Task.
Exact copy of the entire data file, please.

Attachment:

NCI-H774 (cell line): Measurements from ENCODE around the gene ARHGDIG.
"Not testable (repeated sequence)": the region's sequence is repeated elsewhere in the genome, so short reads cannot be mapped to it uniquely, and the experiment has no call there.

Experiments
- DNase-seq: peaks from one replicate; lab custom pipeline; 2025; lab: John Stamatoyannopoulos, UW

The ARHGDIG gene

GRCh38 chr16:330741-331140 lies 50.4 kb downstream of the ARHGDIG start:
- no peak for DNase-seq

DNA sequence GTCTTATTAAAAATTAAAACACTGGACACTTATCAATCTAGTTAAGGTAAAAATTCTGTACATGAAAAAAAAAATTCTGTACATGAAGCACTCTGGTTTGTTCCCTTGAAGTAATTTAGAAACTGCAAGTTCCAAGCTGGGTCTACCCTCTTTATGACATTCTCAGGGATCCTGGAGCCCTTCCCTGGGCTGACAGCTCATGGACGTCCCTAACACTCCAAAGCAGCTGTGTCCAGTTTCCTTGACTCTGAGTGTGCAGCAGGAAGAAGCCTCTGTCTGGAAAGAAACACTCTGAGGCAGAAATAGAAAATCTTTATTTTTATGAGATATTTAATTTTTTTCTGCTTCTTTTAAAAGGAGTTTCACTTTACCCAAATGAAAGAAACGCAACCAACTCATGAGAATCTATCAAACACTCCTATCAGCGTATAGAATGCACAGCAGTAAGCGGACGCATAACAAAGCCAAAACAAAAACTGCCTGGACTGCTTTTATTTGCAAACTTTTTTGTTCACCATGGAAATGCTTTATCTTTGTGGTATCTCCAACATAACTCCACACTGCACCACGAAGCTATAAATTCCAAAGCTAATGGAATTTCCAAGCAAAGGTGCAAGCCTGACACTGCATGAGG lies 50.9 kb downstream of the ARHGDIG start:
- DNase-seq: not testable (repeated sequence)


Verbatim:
NCI-H774 (cell line): Measurements from ENCODE around the gene ARHGDIG.
"Not testable (repeated sequence)": the region's sequence is repeated elsewhere in the genome, so short reads cannot be mapped to it uniquely, and the experiment has no call there.

Experiments
- DNase-seq: peaks from one replicate; lab custom pipeline; 2025; lab: John Stamatoyannopoulos, UW

The ARHGDIG gene

GRCh38 chr16:330741-331140 lies 50.4 kb downstream of the ARHGDIG start:
- no peak for DNase-seq

DNA sequence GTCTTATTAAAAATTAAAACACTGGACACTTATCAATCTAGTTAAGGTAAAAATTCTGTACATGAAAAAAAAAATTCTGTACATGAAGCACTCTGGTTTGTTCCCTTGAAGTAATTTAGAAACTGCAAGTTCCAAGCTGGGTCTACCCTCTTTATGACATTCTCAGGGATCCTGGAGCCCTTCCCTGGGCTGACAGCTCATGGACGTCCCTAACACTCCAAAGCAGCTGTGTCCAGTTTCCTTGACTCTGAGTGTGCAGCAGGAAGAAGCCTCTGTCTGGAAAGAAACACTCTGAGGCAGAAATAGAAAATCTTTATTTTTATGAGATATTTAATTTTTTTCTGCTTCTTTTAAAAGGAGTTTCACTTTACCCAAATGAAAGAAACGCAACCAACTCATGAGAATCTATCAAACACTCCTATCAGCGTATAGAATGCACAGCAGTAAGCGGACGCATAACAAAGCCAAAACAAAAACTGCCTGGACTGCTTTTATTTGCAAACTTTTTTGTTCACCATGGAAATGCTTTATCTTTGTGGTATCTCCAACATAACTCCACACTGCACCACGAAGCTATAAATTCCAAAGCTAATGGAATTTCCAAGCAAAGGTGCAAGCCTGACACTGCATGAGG lies 50.9 kb downstream of the ARHGDIG start:
- DNase-seq: not testable (repeated sequence)